And so what exactly is this creatures name? In 1937 Robert F. Sternitzky described what he thought to be an overlooked San Francisco butterfly “Euphydryas editha var. bayensis“. Those early descriptions of variations and races are roughly equivalent to today’s subspecies – and so the butterfly remained bayensis for decades and became a mascot for conservation. But where was the very first Euphydras editha from and how did the San Francisco bayensis differ? Unfortunately the original description is vague and the collecting locality is simply listed as “California”, as was the unfortunate habit of Boisduval who described the butterfly 1852. But all hope is not lost since the famous French Lepidopterist was having specimens sent to him by the earliest California Lepidopterist, Pierre Joseph Michel Lorquin. An eager gold prospector and butterfly collector, Lorquin traveled California from 1849 to 1858 and again in 1869. Every butterfly that was sent back to France was a new species and subsequently described by Boisduval – who of course named one of California’s most beautiful butterflies after Lorquin.
Enter Emmel, Emmel and Mattoon in 1994 who were writing the Systematics of Western North American Butterflies. In the process of cleaning up the mess of these early western species they had to designate a Lectotype for E. editha editha since Boisduval never fixed a Holotype in 1852. Essentially he named a new species without designating the taxonomic standard for the group, making future work ambiguous for taxonomists. Thankfully the travels of Lorquin have roughly been documented and we can ascertain that he should have been in San Francisco around 1849. Comparisons of the original specimens to the Bay Checkerspot made for an overwhelming case that it was this butterfly that was sent to France in the 19th century. The result of this finding therefore places the Bay Checkerspot Euphydryas editha bayensis into synonymy with the older name Euphydryas editha editha. The name bayensis effectively dissappeared because it was a re-description of a butterfly that was already known.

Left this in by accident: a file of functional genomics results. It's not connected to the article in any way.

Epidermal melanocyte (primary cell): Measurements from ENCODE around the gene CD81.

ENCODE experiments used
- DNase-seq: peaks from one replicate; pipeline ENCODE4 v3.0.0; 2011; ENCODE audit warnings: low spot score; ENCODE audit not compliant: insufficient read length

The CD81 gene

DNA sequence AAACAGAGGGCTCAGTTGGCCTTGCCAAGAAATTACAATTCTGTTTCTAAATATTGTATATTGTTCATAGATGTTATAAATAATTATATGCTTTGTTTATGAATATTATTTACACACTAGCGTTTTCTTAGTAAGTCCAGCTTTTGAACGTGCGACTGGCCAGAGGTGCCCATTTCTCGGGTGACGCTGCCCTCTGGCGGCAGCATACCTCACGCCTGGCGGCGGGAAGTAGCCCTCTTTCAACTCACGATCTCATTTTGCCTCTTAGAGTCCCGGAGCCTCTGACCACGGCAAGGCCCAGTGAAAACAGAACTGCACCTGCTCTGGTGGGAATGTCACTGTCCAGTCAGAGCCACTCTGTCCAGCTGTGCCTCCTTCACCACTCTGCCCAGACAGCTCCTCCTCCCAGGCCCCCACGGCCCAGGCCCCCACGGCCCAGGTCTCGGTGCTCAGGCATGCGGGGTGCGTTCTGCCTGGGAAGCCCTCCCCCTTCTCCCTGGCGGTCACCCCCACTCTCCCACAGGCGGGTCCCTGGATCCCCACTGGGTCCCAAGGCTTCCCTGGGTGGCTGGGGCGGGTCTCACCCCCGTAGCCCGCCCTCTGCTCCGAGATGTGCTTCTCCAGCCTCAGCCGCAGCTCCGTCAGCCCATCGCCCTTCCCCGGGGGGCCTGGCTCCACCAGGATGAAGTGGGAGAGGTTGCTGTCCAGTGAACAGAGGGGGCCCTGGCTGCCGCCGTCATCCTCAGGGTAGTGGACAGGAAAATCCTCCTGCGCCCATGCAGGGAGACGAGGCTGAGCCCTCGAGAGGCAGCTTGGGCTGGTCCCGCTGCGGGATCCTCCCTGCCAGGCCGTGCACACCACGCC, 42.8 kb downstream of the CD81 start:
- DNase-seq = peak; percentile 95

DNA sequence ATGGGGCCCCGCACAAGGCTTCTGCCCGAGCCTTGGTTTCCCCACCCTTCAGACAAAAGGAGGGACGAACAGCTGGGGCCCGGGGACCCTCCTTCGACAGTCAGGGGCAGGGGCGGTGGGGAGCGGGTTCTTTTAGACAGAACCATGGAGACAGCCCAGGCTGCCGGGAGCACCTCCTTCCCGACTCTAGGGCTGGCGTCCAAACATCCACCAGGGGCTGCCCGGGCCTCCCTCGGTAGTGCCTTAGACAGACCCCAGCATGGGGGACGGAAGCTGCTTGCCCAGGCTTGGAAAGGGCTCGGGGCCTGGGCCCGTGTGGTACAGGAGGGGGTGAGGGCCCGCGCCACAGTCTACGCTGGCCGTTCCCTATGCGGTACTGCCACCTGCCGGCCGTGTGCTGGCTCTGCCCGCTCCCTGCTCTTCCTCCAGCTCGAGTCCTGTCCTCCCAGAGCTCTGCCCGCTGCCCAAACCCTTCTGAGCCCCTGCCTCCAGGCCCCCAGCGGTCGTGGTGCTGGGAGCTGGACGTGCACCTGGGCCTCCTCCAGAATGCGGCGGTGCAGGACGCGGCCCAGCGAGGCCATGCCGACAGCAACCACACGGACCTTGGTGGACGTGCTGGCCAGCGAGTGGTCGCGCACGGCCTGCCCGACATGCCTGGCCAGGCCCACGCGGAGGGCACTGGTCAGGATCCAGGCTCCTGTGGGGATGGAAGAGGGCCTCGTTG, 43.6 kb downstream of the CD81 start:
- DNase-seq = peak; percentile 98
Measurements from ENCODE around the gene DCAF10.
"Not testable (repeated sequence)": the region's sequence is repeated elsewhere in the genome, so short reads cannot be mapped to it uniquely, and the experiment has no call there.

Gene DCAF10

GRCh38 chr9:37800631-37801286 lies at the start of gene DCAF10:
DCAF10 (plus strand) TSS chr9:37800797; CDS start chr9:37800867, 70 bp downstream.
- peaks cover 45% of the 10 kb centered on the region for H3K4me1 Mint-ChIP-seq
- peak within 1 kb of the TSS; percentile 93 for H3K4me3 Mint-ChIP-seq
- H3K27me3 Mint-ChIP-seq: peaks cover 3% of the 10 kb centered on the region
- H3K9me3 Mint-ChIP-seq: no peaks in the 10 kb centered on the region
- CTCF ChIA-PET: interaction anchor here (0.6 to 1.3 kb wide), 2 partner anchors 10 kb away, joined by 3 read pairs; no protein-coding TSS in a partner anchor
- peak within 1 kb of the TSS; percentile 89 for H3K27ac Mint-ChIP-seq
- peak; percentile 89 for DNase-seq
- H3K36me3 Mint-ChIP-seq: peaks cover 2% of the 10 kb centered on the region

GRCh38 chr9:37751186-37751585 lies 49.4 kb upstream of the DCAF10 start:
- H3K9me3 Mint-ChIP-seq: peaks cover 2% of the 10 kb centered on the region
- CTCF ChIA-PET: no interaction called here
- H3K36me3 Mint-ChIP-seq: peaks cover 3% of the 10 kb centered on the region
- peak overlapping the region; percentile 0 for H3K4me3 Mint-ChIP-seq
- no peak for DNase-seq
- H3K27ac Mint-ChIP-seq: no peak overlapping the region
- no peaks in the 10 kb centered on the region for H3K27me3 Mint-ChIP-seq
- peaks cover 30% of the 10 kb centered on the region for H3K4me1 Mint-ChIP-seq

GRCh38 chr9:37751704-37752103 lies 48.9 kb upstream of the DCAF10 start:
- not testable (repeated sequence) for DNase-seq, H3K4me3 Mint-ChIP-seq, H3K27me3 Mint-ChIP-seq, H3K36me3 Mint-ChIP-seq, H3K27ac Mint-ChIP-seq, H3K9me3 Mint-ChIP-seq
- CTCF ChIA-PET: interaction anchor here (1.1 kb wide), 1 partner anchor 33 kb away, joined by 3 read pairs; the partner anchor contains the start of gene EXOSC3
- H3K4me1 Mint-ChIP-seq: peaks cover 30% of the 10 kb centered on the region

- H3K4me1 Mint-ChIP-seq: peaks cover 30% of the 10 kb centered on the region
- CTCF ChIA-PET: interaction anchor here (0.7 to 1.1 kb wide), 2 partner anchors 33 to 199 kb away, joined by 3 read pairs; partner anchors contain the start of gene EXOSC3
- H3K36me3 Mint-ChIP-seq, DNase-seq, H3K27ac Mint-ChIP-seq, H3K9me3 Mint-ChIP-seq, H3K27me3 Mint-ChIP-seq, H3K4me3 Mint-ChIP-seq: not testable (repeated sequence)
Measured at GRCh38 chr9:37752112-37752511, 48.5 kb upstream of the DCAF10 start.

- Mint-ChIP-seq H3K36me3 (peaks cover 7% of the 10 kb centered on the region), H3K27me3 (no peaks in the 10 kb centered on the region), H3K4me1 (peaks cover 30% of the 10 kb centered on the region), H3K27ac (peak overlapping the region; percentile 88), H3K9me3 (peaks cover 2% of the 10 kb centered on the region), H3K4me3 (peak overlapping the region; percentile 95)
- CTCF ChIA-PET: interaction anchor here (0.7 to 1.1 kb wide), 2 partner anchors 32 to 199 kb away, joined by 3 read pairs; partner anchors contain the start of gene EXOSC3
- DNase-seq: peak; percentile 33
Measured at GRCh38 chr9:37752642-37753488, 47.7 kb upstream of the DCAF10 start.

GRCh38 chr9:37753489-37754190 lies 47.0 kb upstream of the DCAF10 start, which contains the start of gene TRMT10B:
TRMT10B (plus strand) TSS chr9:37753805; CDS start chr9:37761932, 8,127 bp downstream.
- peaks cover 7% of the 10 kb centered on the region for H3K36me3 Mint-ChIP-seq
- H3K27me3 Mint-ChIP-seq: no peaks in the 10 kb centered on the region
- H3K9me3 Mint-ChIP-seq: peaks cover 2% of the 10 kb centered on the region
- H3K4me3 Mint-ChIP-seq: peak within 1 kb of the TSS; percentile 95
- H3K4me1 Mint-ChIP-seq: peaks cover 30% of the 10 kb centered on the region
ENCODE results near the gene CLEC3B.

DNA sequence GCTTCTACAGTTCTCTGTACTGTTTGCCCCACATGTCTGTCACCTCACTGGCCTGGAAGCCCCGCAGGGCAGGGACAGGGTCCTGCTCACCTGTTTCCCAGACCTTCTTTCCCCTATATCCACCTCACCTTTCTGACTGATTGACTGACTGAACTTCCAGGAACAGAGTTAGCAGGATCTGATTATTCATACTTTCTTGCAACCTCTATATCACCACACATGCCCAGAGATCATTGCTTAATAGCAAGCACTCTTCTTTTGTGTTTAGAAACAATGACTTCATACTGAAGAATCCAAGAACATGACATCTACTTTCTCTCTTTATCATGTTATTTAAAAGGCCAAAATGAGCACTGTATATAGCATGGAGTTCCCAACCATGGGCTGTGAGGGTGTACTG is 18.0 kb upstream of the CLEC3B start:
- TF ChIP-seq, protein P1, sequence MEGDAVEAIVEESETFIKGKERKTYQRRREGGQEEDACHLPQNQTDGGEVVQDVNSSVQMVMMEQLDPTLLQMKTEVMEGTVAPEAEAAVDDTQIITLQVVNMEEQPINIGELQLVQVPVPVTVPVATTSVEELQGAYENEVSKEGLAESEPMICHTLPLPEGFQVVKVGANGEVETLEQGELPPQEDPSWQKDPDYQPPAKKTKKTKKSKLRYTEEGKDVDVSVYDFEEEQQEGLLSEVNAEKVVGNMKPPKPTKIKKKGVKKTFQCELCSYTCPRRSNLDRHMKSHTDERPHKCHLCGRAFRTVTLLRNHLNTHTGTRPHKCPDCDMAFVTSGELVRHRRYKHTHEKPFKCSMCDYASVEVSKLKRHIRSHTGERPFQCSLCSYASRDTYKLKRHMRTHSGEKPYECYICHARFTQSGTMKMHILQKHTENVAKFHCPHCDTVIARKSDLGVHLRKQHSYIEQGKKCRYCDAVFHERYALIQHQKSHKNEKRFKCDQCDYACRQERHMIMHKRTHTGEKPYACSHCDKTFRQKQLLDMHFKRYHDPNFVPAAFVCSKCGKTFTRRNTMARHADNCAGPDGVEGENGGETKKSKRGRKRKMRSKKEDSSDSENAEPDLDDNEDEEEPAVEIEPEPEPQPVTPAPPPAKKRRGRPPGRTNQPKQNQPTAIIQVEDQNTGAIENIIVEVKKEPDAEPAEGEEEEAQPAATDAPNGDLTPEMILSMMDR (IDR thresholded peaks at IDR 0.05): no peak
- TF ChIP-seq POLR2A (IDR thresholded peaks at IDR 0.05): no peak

Euphydryas e. editha as it turns out has been known from coastal California from the bay region down to San Luis Obispo – and so voila, the range of the Bay Checkerspot just exploded. But of course the story isn’t that simple and the butterfly didn’t become magically safe with a name change. Conservation groups and ecologist kicked and screamed and refused to accept the change, even the Xerces Society hasn’t jumped on board with the consensus of taxonomists out of what I can only assume is fear of the appearance that their butterfly is no longer endangered.
I’ll emphasize that this doesn’t mean that the populations in the bay are no longer threatened – there is still a need for protecting these biologically significant populations as they are significantly declining. Habitats all throughout the region are facing ongoing and pernicious threats (pdf). All in all the name change is trivial, we can now call the Edith’s Checkerspot the Bay Checkerspot, and still fight to protect this butterfly. I’m unsure of what would be required to amend the federal register, and if it’s at all possible to expand protection of an animal like this without re-petitioning the endangered species act. So perhaps I can understand the failure to embrace the name change since from the outside it looks like their bug is no longer endangered. On the other hand, this could bring attention to populations of a butterfly that have been overlooked for decades.
Many thanks to John Pelham for conferring with me over this taxonomic headache.
How about another unidentified Gelechiidae from the same location as the previous specimen (nr. Prescott Arizona). I’m taking a stab at this moth being in the genus Chionodes – and it is superficially similar to the species C. continuella. Thankfully there is a monograph of this group (Moths of America North of Mexico, fascicle 7.6) and I will be able to dissect and hopefully arrive at a better identification. The genitalia of moths are wonderfully sclerotized structures that can provide a wealth of characters used for identification. I’ll have to be sure to share images of what the genitalia look like soon!